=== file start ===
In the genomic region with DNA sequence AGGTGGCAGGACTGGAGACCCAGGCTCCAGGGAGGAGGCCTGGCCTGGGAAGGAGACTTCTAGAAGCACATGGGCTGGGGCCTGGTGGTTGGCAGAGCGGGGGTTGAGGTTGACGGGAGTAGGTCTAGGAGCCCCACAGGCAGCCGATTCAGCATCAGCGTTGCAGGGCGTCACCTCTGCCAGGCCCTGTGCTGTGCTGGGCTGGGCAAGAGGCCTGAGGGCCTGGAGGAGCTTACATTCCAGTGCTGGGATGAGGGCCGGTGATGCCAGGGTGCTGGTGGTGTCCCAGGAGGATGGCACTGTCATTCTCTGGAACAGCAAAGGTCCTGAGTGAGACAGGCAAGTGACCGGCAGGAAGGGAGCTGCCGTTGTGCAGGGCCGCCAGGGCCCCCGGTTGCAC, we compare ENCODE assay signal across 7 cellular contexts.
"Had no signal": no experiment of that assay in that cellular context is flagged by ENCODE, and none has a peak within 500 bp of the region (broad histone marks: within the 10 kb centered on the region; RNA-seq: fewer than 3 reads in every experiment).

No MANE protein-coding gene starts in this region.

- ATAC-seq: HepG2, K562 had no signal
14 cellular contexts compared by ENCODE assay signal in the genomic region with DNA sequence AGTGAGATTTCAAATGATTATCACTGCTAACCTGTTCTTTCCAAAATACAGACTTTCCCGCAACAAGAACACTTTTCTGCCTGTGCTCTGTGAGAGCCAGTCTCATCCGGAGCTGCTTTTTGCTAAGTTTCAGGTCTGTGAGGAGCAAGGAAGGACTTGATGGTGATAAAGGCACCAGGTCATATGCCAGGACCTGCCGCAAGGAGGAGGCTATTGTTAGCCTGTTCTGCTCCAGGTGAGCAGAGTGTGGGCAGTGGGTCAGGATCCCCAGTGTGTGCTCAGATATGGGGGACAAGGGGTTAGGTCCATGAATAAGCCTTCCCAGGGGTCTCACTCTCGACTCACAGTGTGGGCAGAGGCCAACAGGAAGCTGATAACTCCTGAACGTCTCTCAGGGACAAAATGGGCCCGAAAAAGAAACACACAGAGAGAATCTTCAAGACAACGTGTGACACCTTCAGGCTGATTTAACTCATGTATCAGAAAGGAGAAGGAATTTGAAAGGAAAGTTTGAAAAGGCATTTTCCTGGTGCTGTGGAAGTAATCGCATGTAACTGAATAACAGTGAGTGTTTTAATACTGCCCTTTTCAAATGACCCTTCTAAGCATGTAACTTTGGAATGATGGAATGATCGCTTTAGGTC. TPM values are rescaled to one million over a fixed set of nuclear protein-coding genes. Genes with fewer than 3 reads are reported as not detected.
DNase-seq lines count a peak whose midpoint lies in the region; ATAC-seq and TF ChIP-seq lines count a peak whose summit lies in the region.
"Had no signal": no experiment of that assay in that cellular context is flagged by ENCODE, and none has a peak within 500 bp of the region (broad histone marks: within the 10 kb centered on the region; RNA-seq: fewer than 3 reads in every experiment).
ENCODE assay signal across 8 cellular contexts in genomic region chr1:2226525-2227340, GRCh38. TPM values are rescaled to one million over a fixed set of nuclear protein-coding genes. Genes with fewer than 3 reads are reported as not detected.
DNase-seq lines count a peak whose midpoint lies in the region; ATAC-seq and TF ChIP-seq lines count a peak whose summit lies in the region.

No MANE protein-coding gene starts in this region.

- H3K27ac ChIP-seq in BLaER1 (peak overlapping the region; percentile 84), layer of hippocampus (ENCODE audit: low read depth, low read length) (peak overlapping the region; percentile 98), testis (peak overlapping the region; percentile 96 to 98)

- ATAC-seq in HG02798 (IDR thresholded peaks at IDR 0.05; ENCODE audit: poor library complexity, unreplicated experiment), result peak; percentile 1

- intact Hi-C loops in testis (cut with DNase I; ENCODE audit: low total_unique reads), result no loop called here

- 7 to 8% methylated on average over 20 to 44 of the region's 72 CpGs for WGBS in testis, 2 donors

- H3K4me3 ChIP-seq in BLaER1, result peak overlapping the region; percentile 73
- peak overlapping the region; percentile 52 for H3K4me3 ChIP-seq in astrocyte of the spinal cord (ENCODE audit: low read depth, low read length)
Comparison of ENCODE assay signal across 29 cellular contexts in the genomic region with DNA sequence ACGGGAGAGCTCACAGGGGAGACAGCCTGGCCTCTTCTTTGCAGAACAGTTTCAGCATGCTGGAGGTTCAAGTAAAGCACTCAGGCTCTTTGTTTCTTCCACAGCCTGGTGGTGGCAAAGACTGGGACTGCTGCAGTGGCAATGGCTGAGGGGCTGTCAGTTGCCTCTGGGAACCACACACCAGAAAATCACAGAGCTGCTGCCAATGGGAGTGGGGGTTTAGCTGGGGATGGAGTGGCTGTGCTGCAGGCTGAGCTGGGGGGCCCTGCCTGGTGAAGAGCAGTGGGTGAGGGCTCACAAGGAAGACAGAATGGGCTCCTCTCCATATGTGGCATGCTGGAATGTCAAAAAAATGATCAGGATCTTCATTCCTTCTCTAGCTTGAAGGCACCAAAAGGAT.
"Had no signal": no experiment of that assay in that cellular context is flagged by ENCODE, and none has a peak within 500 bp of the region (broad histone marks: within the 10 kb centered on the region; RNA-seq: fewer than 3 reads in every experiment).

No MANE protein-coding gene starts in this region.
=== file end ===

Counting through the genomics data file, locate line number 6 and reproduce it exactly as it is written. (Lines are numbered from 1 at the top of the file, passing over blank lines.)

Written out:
DNase-seq lines count a peak whose midpoint lies in the region; ATAC-seq and TF ChIP-seq lines count a peak whose summit lies in the region.